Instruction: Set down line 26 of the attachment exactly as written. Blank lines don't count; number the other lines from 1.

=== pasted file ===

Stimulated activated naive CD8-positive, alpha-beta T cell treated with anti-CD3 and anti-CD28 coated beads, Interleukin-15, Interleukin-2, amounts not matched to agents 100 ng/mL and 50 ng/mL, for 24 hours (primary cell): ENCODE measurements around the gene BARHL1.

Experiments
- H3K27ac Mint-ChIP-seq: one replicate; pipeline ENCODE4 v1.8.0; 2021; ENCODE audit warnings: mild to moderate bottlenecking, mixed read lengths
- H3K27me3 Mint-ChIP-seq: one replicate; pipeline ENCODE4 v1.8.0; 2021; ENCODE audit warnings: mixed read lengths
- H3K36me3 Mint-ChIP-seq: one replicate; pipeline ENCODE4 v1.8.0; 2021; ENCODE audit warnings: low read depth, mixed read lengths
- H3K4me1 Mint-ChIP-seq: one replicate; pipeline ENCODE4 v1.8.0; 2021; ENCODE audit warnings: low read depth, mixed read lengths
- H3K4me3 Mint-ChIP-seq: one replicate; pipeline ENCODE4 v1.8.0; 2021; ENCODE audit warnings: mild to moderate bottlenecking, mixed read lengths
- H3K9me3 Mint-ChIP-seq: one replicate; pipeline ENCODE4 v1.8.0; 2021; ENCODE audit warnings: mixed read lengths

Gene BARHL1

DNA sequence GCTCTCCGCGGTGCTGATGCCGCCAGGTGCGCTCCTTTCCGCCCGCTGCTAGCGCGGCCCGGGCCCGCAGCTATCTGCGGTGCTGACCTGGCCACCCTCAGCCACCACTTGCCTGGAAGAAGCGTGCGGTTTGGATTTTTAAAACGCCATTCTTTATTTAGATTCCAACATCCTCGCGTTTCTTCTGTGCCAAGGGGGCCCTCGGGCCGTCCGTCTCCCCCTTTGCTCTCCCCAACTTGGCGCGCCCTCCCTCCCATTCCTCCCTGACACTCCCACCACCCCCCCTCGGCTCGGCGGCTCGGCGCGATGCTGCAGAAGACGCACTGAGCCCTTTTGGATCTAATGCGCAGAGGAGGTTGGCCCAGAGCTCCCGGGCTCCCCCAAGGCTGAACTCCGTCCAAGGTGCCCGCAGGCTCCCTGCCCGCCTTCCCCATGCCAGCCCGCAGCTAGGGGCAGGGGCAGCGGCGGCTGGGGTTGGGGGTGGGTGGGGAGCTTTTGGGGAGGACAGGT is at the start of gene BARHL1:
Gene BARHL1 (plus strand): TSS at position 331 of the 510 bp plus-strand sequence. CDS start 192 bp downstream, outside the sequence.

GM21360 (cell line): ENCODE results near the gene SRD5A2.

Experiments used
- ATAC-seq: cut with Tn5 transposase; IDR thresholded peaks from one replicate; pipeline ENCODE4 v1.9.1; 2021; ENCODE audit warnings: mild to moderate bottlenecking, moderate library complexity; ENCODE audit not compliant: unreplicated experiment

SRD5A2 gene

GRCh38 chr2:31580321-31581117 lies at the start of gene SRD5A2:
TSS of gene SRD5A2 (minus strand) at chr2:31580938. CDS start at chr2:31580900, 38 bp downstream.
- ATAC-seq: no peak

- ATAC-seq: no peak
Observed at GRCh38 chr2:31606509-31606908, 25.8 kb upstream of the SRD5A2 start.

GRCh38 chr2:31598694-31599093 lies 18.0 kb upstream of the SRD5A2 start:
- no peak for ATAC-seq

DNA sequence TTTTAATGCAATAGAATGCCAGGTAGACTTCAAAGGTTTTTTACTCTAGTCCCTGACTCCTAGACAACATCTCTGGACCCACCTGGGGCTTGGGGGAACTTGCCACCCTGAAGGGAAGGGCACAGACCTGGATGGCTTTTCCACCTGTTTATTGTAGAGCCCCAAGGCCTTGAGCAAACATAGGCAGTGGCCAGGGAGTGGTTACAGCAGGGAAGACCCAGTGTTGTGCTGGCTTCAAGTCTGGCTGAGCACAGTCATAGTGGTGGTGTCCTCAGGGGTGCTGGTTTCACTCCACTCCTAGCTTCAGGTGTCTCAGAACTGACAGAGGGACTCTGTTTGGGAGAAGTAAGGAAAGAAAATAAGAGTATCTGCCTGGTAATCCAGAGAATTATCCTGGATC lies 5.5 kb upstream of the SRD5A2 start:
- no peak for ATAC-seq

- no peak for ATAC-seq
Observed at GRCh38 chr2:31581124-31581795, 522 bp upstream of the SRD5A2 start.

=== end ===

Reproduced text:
Observed at GRCh38 chr2:31581124-31581795, 522 bp upstream of the SRD5A2 start.